Importance of this research

Although much has been written and said about immigration reform, very little has been done about it. Advocates for illegal immigrants claim that undocumented workers are essential to the economy (Passel, 2005). Employers, for example, hire illegal immigrants because these undocumented workers are willing to accept lower wages with no medical benefits or other benefits. It is possible, however, that this source of cheap labor comes at a very high price to Californians and, by extension, to Americans who live in other states.

It is possible that the cost of providing health care and other essential services to the illegal immigrant population may exceed any contributions that this group may make to the economy of California. Consequently, while individual employers may realize a savings by using the illegal immigrant workforce, these practices may have a negative effect on the overall economy. Since 1990, Californians have seen their taxes increase while the level of government services they receive has declined.

The notable exception to the overall decline in government services for residents of California is the increase in the number of medical and education benefits that have been made available to illegal immigrants (Green & Martin, 2004). Health care is only one of many systems and services that are used by illegal immigrants in California. However, by quantifying this one aspect of the impact of illegal immigrants on the lives of Californians, the proposed paper could provide another resource that could be used in the political fight against illegal immigration in this state.

If Californians knew how much illegal immigrants were costing them, both in terms of a financial burden and in terms of a shortage of resources, then they might be more highly motivated to demand that actions are taken to solve this problem. Literature Review Uncompensated medical care for illegal immigrants cost Californians $1. 4 billion in 2004 (Martin & Mehlman, 2004, p. 1). This figure, however, understates the true financial burden created by illegal immigrants.

Uncompensated health care services, educational services for illegal immigrants and their families, and the cost of incarcerating illegal immigrants who are arrested for various crimes other than illegal immigration cost California taxpayers a total of $10. 5 billion in 2004 (Martin & Mahlman, 2005, p. 1). Supporters of guest worker programs and other amnesty plans for illegal immigrants like to point out that illegal immigrants pay taxes and make other contributions to the economy.

According to Martin & Mahlman (2005), financial contributions in the form of taxes from illegal immigrants totaled $1. 7 billion in 2004, more than the cost of uncompensated medical care, but far less than the $10. 5 billion for education, health care, and incarceration. After crediting the illegal immigrant population for their share of taxes, the net cost of illegal immigrants to legal Californians is $8. 8 billion. Admittedly, only $1. 4 billion of this total was for medical care.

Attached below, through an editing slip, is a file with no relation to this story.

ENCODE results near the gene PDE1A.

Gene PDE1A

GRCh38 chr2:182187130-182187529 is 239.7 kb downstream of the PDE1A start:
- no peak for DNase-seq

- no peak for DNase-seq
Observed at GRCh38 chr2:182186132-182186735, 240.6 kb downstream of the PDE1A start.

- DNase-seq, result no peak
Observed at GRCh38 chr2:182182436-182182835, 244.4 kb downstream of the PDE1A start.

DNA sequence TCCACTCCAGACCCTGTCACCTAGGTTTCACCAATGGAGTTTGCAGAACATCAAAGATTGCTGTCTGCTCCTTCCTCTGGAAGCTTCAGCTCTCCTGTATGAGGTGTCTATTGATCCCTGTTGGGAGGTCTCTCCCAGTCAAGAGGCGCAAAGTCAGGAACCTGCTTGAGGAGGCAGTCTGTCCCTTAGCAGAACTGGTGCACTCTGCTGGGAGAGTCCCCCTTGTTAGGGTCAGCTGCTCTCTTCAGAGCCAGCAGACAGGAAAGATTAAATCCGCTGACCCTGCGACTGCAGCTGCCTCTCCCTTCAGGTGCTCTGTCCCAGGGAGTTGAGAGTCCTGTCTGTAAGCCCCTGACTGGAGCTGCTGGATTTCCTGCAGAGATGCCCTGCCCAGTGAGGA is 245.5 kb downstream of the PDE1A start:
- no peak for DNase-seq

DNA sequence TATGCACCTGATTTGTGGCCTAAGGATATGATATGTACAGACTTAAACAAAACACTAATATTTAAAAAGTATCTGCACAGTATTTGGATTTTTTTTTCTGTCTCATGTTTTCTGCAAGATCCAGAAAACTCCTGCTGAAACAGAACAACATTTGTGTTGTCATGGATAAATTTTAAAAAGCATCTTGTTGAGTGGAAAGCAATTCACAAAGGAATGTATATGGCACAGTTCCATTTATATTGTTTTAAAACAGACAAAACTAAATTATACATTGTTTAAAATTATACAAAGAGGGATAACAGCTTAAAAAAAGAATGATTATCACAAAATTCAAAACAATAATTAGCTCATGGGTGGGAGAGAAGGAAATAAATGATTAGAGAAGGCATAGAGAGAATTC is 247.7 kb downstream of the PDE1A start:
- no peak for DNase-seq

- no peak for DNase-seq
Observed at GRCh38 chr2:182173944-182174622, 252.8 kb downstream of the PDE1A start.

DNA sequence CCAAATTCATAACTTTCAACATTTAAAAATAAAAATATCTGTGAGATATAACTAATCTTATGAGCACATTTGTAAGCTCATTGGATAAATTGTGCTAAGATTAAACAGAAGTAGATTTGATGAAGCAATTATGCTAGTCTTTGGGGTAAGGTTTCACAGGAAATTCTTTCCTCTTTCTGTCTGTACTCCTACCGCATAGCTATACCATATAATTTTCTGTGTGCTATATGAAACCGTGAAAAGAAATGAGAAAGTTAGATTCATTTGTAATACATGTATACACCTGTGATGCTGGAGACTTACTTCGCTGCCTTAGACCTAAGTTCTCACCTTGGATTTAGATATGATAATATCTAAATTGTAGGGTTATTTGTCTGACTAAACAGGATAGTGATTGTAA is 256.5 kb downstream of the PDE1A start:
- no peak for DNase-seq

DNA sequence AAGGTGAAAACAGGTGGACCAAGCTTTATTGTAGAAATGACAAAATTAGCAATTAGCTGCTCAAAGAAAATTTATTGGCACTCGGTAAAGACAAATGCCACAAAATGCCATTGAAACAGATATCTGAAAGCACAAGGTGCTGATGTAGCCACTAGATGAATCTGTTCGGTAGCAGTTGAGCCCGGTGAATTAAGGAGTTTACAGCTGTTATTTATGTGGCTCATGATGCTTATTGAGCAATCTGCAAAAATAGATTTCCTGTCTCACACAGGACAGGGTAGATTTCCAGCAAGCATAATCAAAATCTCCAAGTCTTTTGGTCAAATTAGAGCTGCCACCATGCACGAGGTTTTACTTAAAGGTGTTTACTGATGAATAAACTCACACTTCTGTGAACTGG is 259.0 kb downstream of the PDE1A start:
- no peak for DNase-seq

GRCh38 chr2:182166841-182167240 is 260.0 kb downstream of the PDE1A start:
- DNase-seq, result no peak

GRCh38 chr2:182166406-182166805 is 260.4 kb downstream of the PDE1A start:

However, in a state in which millions of citizens are without health insurance and many cannot afford essential services, $8. 8 billion could have been spent on health care for citizens and for other programs that could have improved the quality of life and health of taxpayers and their families. Illegal immigrants tend to work low-skill jobs at wages that are below the industry average and, in some cases, below minimum wage. These jobs rarely include benefits such as health insurance, and the wages are too low for workers to be able to afford private health insurance.

Illegal immigrants and their children are more likely to live in poverty than citizens and legal immigrants (DeNavas-Walt, Proctor, & Smith, 2007). Consequently, although illegal immigrants make up about 11% of the population of the United States, this group represents 25% of all of the people in the United States who are uninsured (Green & Martin, 2004). The same lack of income that makes illegal immigrants unable to afford health insurance also makes them unable to pay for the high cost of medical care in the United States. The hospital must absorb the cost of treatment.

In El Centro, California, the Regional Medical Center and Pioneers Memorial Hospital lost a combined total of over $1. 5 million providing medical services for illegal immigrants in 2001 (Green & Martin, 2004). The cost of providing medical services to illegal immigrants is already taking a toll on hospitals. American hospitals are required by law to treat any patient that arrives in the emergency room, regardless of ability to pay and regardless of whether that person is in the country legally (California Medical Association, 2004).

As a result of this law, some hospitals in towns along the U. S. -Mexican border have reported spending as much as two-thirds of their operating income paying for uncompensated care for illegal immigrants (Green & Martin, 2004). As a result of these unrecovered losses, many hospitals have been forced to close their emergency rooms or to stop taking some ER cases, such as emergency births (Green & Martin, 2004). In other cases, the number of illegal immigrants that are filling the emergency room is so great that patients are waiting up to 6 hours to see a doctor (Green & Martin).

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